7) Finally, employers cannot terminate employees for participating in a strike or picket, or their feet will be held to the fire!

Exercise Aniston-esque restraint when analyzing offensive employee posts

February 22, 2016 - by: Ed Carlstedt 0 COMMENTS
Ed Carlstedt

by Ed Carlstedt

This week’s employment law lesson comes to us from the movie Horrible Bosses. In the movie, Julia (played by Jennifer Aniston) is a dentist who employs dental assistant Dale (played by Charlie Day). After Julia uses her boss status to torture and torment Dale for most of the movie, Dale finally records her improprieties and delivers to her the following long-overdue payback speech:

This is what’s gonna happen. I’m going to take a two-week-long, very expensive holiday with my fiancée. Let’s call it a honeymoon. And YOU’RE going to pay for it! Then I’m going to return to a nice, rape-free workplace from now on. Because if you so much as LOOK at my sexy little a**, Julia, I will have yours locked the f*** up you CRAZY B**** WH***! Man, that felt GOOD!

In the movie, Dale’s quote is an amusing moment of vindication and redemption, one that Julia’s conduct warrants. You literally find yourself rooting for Dale as he delivers the obscenity-laced tirade. The notion of telling off a horrible boss without fear of reprisal is every Woman Watching Shocking Message On Social Network Late Nightaggrieved employee’s dream. And in the movie, there was nothing Aniston’s character could do other than sit there and take it. But in real life, what does an employer do when an employee posts similar obscenities about it on social media. Well, if the National Labor Relations Board (NLRB) has anything to say about it, you might have to adopt an Aniston-esque approach to responding to the potty-mouthed employee.

In Pier Sixty, LLC, 362 NLRB No. 59 (Mar. 31, 2015), a managerial-level employee of a catering business (Bob) asked several staff-level employees to spread out during a fundraising event and stop chitchatting. One of the employees was so offended by the manager’s instructions that he posted the following on Facebook:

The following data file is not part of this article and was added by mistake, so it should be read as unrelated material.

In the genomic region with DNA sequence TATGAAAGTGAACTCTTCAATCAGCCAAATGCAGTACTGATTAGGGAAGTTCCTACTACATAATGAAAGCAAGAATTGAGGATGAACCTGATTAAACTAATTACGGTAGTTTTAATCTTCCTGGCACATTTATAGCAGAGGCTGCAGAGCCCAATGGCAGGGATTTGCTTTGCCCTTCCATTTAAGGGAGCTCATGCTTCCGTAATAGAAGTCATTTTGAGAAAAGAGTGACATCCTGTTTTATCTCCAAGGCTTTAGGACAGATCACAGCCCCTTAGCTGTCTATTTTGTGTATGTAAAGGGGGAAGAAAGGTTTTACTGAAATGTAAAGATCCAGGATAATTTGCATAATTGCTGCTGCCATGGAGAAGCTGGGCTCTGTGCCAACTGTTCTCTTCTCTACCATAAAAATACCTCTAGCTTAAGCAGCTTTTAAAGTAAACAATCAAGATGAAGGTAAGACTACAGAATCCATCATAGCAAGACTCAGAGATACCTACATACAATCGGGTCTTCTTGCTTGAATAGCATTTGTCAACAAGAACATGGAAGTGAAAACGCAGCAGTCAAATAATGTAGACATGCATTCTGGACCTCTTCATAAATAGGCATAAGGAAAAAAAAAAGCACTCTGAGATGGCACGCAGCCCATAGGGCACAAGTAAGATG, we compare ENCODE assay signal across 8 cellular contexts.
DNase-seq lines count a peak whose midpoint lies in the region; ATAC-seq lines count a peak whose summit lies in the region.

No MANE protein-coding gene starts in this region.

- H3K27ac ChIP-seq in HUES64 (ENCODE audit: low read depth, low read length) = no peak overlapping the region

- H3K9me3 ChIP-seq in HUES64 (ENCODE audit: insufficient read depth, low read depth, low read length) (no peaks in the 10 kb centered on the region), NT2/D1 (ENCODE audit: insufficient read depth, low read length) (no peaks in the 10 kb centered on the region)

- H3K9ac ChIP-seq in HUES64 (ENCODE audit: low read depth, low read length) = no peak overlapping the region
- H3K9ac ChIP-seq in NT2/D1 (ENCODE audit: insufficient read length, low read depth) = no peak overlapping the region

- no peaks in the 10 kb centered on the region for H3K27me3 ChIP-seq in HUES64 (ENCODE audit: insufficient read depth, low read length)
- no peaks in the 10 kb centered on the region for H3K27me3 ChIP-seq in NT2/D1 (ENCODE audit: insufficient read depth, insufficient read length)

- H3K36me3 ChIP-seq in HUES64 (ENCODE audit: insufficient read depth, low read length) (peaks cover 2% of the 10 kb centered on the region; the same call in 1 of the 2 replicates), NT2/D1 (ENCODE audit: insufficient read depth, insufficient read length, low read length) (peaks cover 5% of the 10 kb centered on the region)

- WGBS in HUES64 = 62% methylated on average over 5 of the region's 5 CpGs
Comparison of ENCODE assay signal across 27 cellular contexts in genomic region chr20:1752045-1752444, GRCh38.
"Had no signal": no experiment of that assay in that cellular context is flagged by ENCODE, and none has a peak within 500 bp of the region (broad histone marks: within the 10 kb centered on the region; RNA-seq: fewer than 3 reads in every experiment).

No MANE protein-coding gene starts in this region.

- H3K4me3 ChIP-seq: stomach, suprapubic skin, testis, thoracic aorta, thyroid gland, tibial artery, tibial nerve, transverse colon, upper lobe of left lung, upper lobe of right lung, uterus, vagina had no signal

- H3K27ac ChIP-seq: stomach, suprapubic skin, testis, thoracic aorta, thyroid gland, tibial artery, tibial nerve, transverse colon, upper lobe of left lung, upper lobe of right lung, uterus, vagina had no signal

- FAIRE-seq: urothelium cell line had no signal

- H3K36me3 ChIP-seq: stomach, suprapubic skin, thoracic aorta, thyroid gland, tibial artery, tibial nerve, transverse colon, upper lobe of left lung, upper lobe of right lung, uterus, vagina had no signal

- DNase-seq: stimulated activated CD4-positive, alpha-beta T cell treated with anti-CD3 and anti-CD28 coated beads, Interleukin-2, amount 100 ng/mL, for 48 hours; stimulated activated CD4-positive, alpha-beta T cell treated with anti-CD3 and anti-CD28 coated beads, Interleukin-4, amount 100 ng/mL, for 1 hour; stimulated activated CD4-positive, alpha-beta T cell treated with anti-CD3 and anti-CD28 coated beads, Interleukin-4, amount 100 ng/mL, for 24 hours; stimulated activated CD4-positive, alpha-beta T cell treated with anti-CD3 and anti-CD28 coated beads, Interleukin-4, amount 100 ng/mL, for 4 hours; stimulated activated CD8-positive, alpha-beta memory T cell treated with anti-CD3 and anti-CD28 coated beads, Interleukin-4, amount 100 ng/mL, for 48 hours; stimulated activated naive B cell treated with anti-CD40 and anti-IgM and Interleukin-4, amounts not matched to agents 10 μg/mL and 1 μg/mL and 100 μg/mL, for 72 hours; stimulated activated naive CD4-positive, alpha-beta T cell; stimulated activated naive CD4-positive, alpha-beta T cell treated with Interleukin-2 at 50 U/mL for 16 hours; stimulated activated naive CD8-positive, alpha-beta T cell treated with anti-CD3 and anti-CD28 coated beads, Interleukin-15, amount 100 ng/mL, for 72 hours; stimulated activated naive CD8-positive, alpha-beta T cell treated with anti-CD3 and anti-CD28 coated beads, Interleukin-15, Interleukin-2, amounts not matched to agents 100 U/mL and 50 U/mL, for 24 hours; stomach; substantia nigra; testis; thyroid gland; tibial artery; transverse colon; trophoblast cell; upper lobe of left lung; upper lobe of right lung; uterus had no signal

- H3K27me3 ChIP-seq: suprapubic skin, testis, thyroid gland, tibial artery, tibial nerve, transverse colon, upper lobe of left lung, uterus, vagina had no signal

Bob is such a NASTY MOTHER F***** don’t know how to talk to people!!!!!! F*** his mother and his entire f****** family!!!! What a LOSER!!!! Vote YES for the UNION!!!!!!!

Shortly thereafter, the employer learned about the Facebook post, conducted an investigation, and terminated the employee. In analyzing the employee’s Facebook post, the NLRB found that his comments were protected activity under the National Labor Relations Act (NLRA) because they pertained to concerted activity and union activity. The NLRB found that the employee’s comments (all of his comments, including the F-bombs and accompanying family love-making references) were protected. Therefore, the NLRB found that the employer violated the NLRA when it terminated the employee for his participation in protected conduct, and it awarded him back pay.

Several other cases adhere to the sentiments of the Pier Sixty case, including Three D, LLC v. NLRB, 2015 WL 6161477 (2d Cir. 2015), and Whole Foods Market, Inc., 363 NLRB No. 87 (Dec. 24, 2015). These cases demonstrate that employers should be extraordinarily careful when disciplining employees over social media posts, particularly when the posts or questionable conduct pertains in any way to conditions of employment.

Based on these decisions, the NLRB and courts are likely to broadly define protected activity under the NLRA, even when the employee’s comments are riddled with profanity and make statements damaging to the employer. Thus, just like Jennifer Aniston in Horrible Bosses, employers may be forced to turn the other cheek when confronted with what appear to be obscene and inflammatory employee remarks. To the extent you are an employer considering disciplinary action based on an employee’s social media post, we highly recommend you consult with counsel before taking such action.